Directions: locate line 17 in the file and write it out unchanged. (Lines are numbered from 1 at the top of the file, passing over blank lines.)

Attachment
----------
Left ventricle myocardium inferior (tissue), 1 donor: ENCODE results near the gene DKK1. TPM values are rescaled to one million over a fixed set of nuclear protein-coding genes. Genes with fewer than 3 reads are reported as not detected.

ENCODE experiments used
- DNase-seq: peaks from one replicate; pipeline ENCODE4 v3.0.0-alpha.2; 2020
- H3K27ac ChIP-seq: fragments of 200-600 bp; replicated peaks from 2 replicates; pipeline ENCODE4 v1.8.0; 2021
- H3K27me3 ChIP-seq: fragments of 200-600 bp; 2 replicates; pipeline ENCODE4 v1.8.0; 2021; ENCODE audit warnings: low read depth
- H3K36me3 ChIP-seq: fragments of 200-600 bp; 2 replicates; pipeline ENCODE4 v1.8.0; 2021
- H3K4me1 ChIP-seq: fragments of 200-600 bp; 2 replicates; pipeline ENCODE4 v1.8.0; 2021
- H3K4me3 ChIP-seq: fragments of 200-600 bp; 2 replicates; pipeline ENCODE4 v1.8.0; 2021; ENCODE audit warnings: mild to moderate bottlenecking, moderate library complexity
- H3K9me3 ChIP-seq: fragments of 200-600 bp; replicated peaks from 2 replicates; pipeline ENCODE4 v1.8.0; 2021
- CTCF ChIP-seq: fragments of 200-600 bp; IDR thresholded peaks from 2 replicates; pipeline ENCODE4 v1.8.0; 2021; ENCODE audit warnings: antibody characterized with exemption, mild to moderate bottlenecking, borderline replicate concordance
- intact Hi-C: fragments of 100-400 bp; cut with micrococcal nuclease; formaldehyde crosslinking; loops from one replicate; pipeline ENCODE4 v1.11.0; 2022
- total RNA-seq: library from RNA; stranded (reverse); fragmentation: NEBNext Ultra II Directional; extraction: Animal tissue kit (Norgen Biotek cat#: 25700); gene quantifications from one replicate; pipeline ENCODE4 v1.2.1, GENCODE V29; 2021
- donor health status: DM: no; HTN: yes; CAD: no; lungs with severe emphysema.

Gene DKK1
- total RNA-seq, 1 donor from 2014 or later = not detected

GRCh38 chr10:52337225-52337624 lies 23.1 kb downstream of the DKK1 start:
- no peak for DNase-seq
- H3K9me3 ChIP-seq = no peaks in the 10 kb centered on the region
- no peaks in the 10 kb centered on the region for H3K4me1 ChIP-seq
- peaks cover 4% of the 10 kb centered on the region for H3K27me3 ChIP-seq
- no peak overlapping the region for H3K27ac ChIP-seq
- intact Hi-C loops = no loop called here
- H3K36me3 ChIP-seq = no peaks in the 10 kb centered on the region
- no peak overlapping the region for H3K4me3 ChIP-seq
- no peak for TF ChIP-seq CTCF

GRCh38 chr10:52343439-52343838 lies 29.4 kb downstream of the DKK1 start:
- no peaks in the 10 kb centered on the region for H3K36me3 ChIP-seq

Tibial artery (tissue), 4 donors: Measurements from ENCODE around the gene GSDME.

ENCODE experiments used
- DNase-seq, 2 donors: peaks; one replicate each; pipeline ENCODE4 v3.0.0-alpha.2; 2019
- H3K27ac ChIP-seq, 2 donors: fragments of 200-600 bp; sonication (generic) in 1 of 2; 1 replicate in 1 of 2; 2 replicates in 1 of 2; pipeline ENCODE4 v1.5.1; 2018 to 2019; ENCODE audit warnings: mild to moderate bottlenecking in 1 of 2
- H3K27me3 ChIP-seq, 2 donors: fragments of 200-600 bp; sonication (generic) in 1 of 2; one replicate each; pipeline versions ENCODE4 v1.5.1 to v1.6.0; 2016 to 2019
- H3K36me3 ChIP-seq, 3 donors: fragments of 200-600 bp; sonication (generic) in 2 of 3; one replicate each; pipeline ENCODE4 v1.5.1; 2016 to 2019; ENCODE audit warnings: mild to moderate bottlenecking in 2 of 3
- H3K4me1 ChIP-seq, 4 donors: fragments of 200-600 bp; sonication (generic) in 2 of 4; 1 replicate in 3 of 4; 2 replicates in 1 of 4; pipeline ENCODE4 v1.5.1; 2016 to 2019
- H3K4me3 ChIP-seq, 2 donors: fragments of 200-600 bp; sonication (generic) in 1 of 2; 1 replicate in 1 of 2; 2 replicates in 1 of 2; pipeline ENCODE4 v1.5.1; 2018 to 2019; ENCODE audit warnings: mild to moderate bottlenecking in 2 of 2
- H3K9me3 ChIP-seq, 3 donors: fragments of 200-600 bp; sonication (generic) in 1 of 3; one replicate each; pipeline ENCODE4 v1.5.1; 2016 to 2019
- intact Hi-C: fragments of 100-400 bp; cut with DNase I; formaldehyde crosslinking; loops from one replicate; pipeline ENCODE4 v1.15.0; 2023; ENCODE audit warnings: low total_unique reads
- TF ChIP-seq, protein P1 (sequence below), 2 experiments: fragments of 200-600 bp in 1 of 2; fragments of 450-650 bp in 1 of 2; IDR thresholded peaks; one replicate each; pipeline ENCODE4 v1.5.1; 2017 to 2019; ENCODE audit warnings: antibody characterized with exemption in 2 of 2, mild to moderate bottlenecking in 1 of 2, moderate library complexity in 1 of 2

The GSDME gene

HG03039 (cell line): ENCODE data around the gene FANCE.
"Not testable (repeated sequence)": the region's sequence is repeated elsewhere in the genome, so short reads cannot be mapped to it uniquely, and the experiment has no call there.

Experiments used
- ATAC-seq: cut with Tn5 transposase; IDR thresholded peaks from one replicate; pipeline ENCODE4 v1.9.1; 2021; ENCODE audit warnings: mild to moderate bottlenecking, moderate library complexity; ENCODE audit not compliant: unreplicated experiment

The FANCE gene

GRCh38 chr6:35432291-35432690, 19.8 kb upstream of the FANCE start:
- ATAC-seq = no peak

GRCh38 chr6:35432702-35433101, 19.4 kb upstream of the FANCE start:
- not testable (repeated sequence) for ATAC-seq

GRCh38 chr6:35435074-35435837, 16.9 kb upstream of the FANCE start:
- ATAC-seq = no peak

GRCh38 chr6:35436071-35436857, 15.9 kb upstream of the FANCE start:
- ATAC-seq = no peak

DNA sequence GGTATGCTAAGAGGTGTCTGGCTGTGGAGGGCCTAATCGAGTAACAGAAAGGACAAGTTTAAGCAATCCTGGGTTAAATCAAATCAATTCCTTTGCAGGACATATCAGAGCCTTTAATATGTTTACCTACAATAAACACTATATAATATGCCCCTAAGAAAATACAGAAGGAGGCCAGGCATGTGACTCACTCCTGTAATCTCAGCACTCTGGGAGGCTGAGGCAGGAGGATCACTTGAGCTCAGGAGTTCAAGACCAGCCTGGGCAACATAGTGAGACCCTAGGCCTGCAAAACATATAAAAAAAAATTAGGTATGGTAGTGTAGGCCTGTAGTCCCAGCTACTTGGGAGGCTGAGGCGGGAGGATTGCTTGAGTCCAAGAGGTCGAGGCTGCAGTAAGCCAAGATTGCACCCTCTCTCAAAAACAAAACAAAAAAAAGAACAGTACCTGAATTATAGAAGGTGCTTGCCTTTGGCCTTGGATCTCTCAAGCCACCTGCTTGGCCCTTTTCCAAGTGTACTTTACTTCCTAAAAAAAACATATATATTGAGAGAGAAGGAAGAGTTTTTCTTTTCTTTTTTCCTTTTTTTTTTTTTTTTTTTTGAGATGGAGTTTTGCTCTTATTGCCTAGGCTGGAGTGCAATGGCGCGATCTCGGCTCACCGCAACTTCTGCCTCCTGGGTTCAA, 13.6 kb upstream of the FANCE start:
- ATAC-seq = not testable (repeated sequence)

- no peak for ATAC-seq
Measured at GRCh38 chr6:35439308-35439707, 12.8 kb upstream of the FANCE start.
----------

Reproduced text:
- no peak for DNase-seq